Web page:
The news isn't any better for emergency departments. In a 2011 paper in Journal of the American Medical Association, Hsia, Shen, and Arthur Kellerman discussed factors behind emergency department closure nationally. Again, they found a higher risk of closure for departments that serve communities of uninsured patients, patients in poverty, and minorities. When Hsia and colleagues studied this association on the regional level in California, they reproduced the results.
What they found is disturbing. For every increase of 0.1 in the proportion of African Americans treated, the risk of emergency department closure went up 41 percent. Published in the Annals of Emergency Medicine, this result and others confirm what they've found before. When hospitals admitted more Medi-Cal patients (the California Medicaid program), or were for-profit, their emergency departments were also more likely to close.
The populations associated with greater closure are the populations that need these services the most. Medicaid patients are more likely to use the emergency department than privately insured patients. But, contrary to conventional wisdom, these visits aren't routine. A Center for Studying Health System Change research brief shows that Medicaid patients are three times more likely than privately insured patients to visit for complex or disabling needs. Sometimes there's no other choice. In a study of physicians who accepted new patients in 2011, 31 percent were unwilling to accept new Medicaid patients.
We also know that African Americans tend to use emergency departments at twice the rate of whites and Hispanics. This difference is the product of other racial disparities in health care, especially insurance coverage. In 2010, 21 percent of African Americans relied on Medicaid programs. Nearly a quarter did not have employer-sponsored health insurance. And nearly one in five African Americans under the age of 65 are without insurance entirely. This is also the product of income disparities. By 2010, African Americans lived below the poverty level at nearly three times the rate of whites. These factors together help explain why African Americans are more likely to lack access to primary care specialists -- and why they tend to rely on emergency departments.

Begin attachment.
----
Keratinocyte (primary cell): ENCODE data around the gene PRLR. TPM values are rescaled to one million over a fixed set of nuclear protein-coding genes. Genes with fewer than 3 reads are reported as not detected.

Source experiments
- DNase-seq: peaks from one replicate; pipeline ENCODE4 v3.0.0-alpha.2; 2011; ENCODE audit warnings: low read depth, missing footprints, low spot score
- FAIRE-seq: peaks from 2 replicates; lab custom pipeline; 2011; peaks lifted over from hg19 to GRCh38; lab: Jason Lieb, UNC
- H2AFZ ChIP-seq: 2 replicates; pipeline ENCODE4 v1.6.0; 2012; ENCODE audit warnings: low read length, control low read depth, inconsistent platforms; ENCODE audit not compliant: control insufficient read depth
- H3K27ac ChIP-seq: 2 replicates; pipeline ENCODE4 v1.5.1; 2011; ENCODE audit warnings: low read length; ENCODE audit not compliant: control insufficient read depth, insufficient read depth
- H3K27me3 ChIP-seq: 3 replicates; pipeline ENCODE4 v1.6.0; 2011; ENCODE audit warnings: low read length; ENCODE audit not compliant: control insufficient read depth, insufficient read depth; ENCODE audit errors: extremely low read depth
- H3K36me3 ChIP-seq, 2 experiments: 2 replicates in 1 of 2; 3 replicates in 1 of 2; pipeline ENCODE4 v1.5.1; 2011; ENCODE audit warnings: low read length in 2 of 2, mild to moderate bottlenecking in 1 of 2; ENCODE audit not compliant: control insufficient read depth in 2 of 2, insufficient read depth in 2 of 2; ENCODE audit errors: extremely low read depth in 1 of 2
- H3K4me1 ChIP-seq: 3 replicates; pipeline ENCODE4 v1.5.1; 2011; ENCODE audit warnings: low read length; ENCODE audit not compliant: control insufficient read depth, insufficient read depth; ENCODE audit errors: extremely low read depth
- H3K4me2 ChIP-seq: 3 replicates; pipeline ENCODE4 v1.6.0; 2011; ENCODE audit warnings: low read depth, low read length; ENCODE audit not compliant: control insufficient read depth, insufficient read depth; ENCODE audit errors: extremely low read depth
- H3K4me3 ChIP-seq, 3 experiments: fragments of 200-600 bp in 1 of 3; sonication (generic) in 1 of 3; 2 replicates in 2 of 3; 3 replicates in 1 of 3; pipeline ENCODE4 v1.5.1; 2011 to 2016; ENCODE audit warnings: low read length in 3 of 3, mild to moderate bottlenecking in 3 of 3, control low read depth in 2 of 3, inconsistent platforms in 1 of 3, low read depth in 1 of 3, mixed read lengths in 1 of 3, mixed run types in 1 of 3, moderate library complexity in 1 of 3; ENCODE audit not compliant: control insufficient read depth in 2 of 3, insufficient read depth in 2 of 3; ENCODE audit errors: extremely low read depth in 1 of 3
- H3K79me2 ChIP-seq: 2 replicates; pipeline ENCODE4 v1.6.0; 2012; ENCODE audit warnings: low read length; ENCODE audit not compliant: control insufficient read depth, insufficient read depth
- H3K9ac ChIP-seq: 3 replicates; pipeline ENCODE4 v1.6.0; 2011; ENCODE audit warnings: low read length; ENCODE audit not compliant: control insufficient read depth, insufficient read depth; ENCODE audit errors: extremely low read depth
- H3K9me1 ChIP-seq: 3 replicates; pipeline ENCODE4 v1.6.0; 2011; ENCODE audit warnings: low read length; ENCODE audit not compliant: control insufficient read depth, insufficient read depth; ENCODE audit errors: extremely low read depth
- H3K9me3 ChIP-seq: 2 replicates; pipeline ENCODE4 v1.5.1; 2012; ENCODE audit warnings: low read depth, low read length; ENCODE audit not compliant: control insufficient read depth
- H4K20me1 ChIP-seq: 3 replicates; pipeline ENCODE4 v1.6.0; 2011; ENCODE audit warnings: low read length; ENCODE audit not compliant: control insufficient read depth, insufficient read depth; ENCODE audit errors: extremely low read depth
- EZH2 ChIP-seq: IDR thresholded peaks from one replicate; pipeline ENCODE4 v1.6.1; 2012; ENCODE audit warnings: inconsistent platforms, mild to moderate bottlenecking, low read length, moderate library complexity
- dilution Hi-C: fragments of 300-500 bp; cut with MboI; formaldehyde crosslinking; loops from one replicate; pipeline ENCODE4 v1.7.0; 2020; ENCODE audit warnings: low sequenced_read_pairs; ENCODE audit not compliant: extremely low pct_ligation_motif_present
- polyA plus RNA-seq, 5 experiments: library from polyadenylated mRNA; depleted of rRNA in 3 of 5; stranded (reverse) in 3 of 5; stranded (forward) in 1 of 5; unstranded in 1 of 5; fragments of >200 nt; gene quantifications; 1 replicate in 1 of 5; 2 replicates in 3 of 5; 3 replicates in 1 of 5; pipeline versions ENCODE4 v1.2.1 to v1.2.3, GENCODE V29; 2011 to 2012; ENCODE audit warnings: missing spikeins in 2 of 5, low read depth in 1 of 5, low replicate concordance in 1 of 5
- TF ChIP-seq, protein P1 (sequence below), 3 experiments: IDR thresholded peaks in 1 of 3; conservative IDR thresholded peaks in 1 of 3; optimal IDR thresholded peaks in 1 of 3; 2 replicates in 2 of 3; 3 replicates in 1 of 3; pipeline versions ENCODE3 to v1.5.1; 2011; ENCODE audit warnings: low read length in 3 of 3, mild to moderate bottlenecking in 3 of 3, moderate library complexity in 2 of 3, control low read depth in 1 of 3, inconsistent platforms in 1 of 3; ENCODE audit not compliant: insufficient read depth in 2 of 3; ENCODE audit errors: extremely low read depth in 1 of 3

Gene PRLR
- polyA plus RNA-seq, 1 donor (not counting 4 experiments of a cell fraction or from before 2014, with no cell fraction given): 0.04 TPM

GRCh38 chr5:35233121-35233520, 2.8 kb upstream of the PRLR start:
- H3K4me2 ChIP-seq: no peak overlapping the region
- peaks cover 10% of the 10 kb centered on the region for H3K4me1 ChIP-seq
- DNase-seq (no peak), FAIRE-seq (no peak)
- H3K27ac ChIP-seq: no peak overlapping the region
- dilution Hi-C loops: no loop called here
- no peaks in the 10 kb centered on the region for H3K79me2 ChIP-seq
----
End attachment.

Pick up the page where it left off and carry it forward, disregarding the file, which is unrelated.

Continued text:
This is why emergency departments are sometimes called the "safety net" of the health care system. What happens when the safety net moves farther and farther away from the people it's supposed to catch?
When resources and the people who need them are located in two separate places, sociologists call this a "spatial mismatch." Here's one example: In his 1987 book, The Truly Disadvantaged: The Inner City, the Underclass, and Public Policy, sociologist William Julius Wilson argues that spatial mismatch helps explain the concentration of urban black poverty, especially in the 1970s. Here's the idea: When manufacturing in cities declined, jobs moved to the suburbs. When they moved to the suburbs, they separated urban black residents from the labor force and networks. Spatial mismatch helps explain the rise of joblessness and how social isolation damages people's chances of a good life.
Closing trauma centers and emergency departments that serve vulnerable populations will create a spatial mismatch in health care. This will not introduce disparities into our health care system -- it will widen the ones already there.